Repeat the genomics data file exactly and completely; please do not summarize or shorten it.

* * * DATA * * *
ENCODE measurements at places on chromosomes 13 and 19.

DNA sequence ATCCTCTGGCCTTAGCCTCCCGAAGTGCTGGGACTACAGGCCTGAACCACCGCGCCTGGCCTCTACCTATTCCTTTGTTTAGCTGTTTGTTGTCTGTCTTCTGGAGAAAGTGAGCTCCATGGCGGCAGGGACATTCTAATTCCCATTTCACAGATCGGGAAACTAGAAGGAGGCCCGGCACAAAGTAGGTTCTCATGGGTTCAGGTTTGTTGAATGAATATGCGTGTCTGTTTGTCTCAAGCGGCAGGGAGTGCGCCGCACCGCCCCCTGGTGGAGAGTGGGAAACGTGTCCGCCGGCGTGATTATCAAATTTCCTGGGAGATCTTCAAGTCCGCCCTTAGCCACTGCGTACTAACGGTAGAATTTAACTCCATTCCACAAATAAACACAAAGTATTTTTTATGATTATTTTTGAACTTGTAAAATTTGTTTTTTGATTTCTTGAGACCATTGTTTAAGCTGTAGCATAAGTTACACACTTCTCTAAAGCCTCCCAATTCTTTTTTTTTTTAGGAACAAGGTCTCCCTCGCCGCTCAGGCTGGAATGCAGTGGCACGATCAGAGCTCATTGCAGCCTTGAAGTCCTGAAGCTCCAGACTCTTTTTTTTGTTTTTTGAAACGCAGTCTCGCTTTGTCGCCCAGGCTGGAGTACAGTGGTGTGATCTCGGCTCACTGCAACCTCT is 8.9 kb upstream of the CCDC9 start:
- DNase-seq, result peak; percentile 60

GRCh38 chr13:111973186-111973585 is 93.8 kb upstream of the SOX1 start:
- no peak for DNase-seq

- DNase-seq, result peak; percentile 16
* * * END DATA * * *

ENCODE measurements at places on chromosomes 13 and 19.

DNA sequence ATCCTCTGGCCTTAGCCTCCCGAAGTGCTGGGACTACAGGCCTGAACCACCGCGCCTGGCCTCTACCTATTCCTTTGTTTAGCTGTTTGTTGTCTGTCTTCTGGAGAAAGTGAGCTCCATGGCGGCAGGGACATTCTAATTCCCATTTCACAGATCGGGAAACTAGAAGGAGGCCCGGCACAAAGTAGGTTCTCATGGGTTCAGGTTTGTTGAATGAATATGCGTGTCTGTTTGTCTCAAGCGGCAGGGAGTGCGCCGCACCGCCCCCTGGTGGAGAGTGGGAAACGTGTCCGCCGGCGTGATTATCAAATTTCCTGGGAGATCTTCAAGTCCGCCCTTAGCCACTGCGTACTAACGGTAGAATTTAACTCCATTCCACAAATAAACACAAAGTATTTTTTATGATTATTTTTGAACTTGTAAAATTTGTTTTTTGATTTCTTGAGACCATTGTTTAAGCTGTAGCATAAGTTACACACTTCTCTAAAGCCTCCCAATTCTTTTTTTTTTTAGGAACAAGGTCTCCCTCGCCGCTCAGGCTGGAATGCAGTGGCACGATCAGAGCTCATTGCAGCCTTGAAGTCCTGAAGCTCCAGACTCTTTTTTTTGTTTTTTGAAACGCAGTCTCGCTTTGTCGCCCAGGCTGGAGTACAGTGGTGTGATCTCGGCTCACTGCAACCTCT is 8.9 kb upstream of the CCDC9 start:
- DNase-seq, result peak; percentile 60

GRCh38 chr13:111973186-111973585 is 93.8 kb upstream of the SOX1 start:
- no peak for DNase-seq

- DNase-seq, result peak; percentile 16